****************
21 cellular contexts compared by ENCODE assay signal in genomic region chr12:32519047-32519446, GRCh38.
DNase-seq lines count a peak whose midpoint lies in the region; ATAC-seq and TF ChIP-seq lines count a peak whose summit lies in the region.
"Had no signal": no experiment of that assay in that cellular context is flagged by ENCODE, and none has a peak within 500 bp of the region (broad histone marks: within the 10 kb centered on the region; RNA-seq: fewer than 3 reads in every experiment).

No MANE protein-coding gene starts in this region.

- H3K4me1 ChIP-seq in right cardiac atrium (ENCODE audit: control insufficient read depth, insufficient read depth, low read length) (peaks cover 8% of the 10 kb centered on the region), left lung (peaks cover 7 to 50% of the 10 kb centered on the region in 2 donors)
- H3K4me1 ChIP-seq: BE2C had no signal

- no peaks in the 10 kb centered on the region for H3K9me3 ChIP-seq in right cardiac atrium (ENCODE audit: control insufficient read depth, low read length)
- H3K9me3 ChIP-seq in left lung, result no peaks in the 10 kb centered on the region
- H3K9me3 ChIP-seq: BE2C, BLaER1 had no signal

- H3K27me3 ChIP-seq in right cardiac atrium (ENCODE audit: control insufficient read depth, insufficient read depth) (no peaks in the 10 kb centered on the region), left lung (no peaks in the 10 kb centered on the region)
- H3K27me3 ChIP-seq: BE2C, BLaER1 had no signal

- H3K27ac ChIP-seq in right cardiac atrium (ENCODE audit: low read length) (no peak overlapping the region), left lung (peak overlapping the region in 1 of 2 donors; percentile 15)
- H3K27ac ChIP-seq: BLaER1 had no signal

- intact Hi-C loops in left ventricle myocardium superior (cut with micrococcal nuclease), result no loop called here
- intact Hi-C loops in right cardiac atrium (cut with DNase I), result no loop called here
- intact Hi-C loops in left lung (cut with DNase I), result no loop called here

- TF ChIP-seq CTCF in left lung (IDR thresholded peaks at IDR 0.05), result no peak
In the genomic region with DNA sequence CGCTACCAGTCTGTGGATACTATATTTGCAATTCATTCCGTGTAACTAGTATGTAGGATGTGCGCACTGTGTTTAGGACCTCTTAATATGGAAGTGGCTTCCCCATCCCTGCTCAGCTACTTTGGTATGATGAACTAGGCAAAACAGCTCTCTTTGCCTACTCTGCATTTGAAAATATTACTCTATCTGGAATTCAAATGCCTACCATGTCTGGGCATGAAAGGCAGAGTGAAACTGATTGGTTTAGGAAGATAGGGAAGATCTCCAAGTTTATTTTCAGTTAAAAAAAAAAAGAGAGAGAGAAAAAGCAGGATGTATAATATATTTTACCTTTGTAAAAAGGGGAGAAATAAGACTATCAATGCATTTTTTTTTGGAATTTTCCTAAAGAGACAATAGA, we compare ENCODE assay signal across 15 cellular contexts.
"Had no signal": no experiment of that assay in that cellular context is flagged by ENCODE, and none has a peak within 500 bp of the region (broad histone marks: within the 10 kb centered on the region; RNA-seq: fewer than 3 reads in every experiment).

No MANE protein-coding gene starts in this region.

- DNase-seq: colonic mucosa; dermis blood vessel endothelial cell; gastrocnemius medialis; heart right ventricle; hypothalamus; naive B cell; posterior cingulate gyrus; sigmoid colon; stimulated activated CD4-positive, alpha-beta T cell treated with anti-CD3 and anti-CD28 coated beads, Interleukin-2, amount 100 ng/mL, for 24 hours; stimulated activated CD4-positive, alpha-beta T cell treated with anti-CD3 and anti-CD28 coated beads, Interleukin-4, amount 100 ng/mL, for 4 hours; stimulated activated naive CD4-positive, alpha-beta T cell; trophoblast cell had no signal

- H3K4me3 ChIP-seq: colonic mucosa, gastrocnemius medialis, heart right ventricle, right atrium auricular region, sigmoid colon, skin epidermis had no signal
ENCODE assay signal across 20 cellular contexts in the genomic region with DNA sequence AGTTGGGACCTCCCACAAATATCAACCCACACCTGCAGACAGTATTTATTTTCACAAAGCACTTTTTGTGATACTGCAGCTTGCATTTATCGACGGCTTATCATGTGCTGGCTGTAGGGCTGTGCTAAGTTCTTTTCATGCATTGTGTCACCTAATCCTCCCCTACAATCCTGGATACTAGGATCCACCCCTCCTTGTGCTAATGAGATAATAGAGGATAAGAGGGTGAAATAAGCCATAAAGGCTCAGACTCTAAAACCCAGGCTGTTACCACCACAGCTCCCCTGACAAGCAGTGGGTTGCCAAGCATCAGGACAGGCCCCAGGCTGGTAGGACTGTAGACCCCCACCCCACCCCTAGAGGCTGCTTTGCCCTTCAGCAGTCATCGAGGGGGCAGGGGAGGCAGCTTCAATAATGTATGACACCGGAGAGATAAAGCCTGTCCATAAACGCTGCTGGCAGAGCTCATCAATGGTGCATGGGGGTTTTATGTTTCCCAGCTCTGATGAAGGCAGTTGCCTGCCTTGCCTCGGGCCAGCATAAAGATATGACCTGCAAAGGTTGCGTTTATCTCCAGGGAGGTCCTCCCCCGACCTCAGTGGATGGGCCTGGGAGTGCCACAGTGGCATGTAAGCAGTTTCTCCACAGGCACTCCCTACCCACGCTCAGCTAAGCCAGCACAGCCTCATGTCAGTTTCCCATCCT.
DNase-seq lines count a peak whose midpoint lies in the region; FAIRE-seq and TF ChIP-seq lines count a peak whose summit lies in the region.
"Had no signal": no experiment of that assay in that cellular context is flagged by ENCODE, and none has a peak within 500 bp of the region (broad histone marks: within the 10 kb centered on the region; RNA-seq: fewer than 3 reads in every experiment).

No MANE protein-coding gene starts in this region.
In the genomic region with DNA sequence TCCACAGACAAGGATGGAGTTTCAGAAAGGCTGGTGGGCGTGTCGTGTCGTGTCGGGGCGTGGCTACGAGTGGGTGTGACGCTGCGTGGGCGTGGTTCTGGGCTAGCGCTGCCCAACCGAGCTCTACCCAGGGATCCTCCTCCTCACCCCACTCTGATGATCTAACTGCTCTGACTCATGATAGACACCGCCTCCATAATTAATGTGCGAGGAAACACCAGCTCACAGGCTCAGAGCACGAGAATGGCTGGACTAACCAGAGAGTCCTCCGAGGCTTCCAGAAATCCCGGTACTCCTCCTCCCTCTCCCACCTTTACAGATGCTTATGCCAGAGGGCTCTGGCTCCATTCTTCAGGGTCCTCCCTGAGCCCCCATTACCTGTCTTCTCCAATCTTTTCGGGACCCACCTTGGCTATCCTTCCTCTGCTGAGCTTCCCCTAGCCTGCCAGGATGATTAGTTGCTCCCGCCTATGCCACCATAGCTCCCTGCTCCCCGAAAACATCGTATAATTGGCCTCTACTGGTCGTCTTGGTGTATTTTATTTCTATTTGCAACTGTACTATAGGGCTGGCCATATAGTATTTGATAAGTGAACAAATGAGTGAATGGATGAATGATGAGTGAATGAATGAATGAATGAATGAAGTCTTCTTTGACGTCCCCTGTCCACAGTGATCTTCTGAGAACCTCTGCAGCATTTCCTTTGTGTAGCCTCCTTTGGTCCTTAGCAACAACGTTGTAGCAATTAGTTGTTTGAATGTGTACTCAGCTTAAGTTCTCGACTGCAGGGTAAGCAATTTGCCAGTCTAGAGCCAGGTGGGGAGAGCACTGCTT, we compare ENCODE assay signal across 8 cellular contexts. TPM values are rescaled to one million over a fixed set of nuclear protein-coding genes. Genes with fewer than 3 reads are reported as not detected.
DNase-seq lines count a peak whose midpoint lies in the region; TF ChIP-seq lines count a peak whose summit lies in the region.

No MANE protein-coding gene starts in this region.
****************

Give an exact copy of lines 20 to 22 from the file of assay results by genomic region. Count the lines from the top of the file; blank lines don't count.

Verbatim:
No MANE protein-coding gene starts in this region.

- DNase-seq: colonic mucosa; dermis blood vessel endothelial cell; gastrocnemius medialis; heart right ventricle; hypothalamus; naive B cell; posterior cingulate gyrus; sigmoid colon; stimulated activated CD4-positive, alpha-beta T cell treated with anti-CD3 and anti-CD28 coated beads, Interleukin-2, amount 100 ng/mL, for 24 hours; stimulated activated CD4-positive, alpha-beta T cell treated with anti-CD3 and anti-CD28 coated beads, Interleukin-4, amount 100 ng/mL, for 4 hours; stimulated activated naive CD4-positive, alpha-beta T cell; trophoblast cell had no signal

- H3K4me3 ChIP-seq: colonic mucosa, gastrocnemius medialis, heart right ventricle, right atrium auricular region, sigmoid colon, skin epidermis had no signal